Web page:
How to Order Your Home with the Liturgy of the Hours

Thomas More

There is an incredible amount of pressure on Catholic parents. Children are born into our homes and they need to be brought under order and good discipline. Without this, no virtue or devotion can develop. Fortunately, the Church has provided us with an excellent tool for ordering our lives: the Liturgy of the Hours.

Start the Day with Morning Prayer

When the children wake up, it is common for families to move to “breakfast” or to just start the day’s activities. This is a bad habit that needs to be prevented (or broken). Rather than this, make the family’s first activity of the day Morning Prayer.

Starting with the family gathered for Morning Prayer can satisfy a number of important needs. First of all, it allows you to get every day started on the right foot, focused on God and consecrated with prayer. Second, it provides for family culture, uniting your family life with the liturgical calendar of the Church. Third, it gathers the family and allows for a daily “morning meeting” before everyone gets to work.

Wake up get dressed, put a pot of coffee on and gather together for Morning Prayer. After prayer is ended, enjoy a cup of coffee, discuss the day’s plans, communicate any instructions or messages while everyone is together and then, get to work. Emphasize the need to work hard until the midday break.

Break at Midday with Daytime Prayer

After a productive morning of work, everyone needs a break. Start this break time by gathering again for Daytime Prayer. After Prayer, give the kids some recess time to get some fresh air, stretch their legs and get their blood pumping a little. Then, have lunch together before getting back to work for the afternoon. Emphasize the need to work hard until the evening break.

Close the Day with Evening Prayer

After completing the afternoon work period, mark the end of the work day by gathering again for Evening Prayer. Use this time to give thanks for the work day, to confess time and opportunities wasted and to consecrate the evening hours to God.

After prayer, use the gathering time to assign tasks to help get all of the household chores done, prepare dinner and enjoy a family meal together. After dinner, emphasize the need to make good use of the evening hours and not allow them to be wasted in idleness.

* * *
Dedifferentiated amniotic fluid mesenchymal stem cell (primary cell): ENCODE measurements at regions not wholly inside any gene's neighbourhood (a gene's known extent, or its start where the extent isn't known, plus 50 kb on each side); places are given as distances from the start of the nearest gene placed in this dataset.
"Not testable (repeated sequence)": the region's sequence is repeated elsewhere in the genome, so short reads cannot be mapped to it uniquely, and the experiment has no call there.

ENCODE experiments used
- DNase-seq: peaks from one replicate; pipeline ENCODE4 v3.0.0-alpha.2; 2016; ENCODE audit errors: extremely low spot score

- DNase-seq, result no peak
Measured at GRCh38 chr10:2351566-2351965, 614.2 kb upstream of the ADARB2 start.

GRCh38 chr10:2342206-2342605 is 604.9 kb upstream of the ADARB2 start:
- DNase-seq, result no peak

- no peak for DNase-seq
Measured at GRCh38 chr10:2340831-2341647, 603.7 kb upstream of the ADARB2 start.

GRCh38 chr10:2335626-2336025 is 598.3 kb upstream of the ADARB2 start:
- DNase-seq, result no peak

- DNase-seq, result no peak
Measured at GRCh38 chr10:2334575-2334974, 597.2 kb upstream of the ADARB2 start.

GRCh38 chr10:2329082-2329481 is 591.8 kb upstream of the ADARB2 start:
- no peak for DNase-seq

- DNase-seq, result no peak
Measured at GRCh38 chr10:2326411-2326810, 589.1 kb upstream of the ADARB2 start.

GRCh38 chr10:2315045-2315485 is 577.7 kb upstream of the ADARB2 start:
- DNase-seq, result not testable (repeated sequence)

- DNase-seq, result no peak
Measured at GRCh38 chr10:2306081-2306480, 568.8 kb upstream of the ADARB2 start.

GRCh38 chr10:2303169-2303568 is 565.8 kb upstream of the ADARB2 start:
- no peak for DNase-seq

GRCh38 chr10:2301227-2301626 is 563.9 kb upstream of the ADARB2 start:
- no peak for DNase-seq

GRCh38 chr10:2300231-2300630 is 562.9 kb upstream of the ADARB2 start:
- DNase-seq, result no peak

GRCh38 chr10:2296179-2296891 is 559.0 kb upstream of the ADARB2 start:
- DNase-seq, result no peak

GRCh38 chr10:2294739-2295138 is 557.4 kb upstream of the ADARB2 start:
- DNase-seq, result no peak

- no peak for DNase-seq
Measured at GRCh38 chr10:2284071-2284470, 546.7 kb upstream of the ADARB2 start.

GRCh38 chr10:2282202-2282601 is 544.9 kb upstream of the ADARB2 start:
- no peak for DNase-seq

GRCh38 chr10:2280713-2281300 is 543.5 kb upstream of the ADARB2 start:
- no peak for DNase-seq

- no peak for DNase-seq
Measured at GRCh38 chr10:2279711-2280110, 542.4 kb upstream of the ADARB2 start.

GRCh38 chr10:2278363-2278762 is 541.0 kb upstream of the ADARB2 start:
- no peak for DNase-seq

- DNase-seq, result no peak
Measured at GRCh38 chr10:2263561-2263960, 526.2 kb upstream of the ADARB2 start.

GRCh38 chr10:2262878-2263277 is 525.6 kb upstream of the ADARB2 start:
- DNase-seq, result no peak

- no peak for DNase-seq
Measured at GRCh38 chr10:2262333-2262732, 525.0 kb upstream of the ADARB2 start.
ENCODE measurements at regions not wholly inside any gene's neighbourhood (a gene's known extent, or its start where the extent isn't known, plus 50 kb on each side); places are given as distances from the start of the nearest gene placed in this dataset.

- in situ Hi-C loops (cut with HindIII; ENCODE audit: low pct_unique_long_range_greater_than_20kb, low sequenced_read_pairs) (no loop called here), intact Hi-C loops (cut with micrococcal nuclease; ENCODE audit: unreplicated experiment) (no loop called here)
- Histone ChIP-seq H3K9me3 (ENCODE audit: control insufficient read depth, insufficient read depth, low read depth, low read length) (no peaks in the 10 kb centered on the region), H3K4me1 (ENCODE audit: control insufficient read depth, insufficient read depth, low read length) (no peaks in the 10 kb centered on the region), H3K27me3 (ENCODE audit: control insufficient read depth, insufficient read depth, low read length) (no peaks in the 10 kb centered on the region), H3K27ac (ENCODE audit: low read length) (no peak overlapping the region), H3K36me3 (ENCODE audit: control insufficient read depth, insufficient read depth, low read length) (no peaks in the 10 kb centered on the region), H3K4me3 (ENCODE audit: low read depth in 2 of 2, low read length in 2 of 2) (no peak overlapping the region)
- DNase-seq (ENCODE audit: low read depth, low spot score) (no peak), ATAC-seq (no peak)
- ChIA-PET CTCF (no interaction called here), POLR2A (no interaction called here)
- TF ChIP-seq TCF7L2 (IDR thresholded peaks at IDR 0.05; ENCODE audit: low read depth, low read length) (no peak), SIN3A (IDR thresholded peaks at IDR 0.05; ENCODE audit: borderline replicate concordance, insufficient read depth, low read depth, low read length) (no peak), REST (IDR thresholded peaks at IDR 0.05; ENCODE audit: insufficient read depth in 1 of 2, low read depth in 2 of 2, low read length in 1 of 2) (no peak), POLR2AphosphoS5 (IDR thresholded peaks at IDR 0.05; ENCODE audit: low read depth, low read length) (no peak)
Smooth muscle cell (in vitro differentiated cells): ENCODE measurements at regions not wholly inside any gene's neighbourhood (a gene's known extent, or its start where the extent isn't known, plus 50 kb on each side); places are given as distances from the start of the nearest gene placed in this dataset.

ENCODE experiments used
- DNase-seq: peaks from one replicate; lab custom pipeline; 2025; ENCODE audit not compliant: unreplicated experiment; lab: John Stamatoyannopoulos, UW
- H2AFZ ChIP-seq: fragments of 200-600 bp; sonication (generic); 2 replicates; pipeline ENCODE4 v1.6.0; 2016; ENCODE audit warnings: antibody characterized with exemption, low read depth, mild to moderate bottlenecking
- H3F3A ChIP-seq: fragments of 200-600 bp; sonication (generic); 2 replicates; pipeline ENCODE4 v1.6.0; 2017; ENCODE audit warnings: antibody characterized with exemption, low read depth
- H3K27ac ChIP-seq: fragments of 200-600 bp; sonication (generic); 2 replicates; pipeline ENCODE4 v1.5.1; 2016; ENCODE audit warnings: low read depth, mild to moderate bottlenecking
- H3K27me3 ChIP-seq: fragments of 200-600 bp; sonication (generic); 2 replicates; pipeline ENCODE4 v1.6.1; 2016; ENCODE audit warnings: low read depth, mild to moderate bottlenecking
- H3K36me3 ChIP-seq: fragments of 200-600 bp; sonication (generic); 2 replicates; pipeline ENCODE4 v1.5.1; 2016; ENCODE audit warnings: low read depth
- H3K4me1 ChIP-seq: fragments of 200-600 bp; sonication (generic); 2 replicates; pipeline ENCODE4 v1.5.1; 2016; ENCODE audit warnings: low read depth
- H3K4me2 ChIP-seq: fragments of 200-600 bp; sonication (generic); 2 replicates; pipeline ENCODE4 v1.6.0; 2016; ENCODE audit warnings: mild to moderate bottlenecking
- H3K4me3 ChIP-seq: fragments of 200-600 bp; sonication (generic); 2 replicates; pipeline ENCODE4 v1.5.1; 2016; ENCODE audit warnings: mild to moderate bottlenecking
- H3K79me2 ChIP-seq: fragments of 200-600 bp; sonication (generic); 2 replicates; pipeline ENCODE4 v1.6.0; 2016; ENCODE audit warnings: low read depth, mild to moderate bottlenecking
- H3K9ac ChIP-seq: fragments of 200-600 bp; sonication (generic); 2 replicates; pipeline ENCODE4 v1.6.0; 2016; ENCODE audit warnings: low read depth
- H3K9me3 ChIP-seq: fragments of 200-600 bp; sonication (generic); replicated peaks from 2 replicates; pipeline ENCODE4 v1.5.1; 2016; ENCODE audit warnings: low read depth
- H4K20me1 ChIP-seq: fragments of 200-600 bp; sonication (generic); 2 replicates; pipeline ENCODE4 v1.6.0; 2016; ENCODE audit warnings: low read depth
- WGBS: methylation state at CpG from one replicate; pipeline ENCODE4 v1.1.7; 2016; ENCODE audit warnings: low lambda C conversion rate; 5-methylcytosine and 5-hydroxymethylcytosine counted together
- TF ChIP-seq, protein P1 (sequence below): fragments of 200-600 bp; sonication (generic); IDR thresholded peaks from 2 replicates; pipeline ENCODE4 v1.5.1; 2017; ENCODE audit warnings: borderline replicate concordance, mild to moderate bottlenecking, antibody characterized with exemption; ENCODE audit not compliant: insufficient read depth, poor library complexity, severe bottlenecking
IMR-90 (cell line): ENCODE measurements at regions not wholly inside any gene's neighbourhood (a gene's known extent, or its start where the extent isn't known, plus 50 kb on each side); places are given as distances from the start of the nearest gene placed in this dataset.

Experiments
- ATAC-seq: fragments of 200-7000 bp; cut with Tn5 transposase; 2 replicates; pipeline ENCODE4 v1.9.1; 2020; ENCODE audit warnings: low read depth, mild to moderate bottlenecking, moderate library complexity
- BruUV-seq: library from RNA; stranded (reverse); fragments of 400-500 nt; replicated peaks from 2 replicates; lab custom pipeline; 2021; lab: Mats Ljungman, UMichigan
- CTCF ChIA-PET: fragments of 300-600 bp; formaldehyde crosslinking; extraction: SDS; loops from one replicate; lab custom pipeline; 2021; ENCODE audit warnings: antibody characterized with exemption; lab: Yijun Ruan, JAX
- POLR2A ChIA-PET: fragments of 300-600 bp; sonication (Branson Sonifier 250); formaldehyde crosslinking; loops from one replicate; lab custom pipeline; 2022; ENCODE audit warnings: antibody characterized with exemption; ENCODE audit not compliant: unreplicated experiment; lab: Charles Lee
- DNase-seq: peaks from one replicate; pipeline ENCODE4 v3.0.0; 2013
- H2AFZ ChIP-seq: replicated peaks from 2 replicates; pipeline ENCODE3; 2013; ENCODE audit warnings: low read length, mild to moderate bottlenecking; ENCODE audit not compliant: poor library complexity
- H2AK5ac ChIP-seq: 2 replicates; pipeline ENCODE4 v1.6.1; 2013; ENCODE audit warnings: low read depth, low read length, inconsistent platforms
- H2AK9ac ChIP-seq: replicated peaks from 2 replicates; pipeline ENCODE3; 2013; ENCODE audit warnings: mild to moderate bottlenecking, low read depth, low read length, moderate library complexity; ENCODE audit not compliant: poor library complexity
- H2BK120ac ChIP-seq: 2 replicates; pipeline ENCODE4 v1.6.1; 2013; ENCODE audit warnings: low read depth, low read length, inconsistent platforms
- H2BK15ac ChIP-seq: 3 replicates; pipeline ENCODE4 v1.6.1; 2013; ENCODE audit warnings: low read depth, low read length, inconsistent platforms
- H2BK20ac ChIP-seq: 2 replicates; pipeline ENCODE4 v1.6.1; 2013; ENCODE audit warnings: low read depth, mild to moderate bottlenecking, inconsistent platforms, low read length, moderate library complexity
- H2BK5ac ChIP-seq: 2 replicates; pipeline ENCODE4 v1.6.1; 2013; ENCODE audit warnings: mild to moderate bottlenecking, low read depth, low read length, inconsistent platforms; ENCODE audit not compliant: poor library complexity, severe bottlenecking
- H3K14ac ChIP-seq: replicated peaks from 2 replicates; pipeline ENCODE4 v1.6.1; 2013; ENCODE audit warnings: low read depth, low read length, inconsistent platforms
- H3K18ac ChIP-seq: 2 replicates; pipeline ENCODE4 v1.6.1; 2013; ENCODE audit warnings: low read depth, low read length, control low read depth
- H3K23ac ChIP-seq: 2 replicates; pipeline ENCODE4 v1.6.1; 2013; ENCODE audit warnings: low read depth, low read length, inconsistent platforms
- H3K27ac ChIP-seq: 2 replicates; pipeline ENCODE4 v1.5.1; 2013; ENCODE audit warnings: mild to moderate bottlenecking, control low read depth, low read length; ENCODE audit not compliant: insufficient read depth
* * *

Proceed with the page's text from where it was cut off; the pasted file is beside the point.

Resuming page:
Prepare for Bed with Night Prayer

When it’s time to quiet the house and get the kids to bed, mark the end of the day with Night Prayer. Quiet the house, dim the lights and gather for the final prayers of the day. Take some time to make an examination of conscience, recite the office and get the kids to bed. Make sure it is clear that the house is to be quiet after Night Prayer: lights off, voices hushed, everyone quiet, in bed.

This isn’t likely to be time for Mom and Dad to get to bed, but the kids should learn to be quiet from the end of Night Prayer until Morning Prayer the next day. This is why Morning Prayer opens with, “Lord, open my lips, and my mouth shall declare thy praise.”

Mom and Dad can move to an area of the house where some lights can remain on to avoid keeping the kids up. (This quiet night work time is our favorite time of the day.)

Enjoy your own Quiet Time with the Office of Readings

If you would like to cultivate your own private devotional time, you can find a source for that in the Office of Readings. The Office of Readings is a part of the Liturgy of the Hours that can be recited at any time of the day, making it perfect for quiet devotional use. Whether you’re an early bird and would like to pray before the house wakes up, or a night owl and would like to pray after the house quiets down, the Office of Readings provides you with the perfect solution for your private devotion.

The Liturgy of the Hours provides Catholic families with the perfect foundation for household order and discipline. If you would like to discuss the practical details of how the Liturgy of the Hours can be used in your home, please contact me, any time.

God bless your families,
William C. Michael, Headmaster
Classical Liberal Arts Academy

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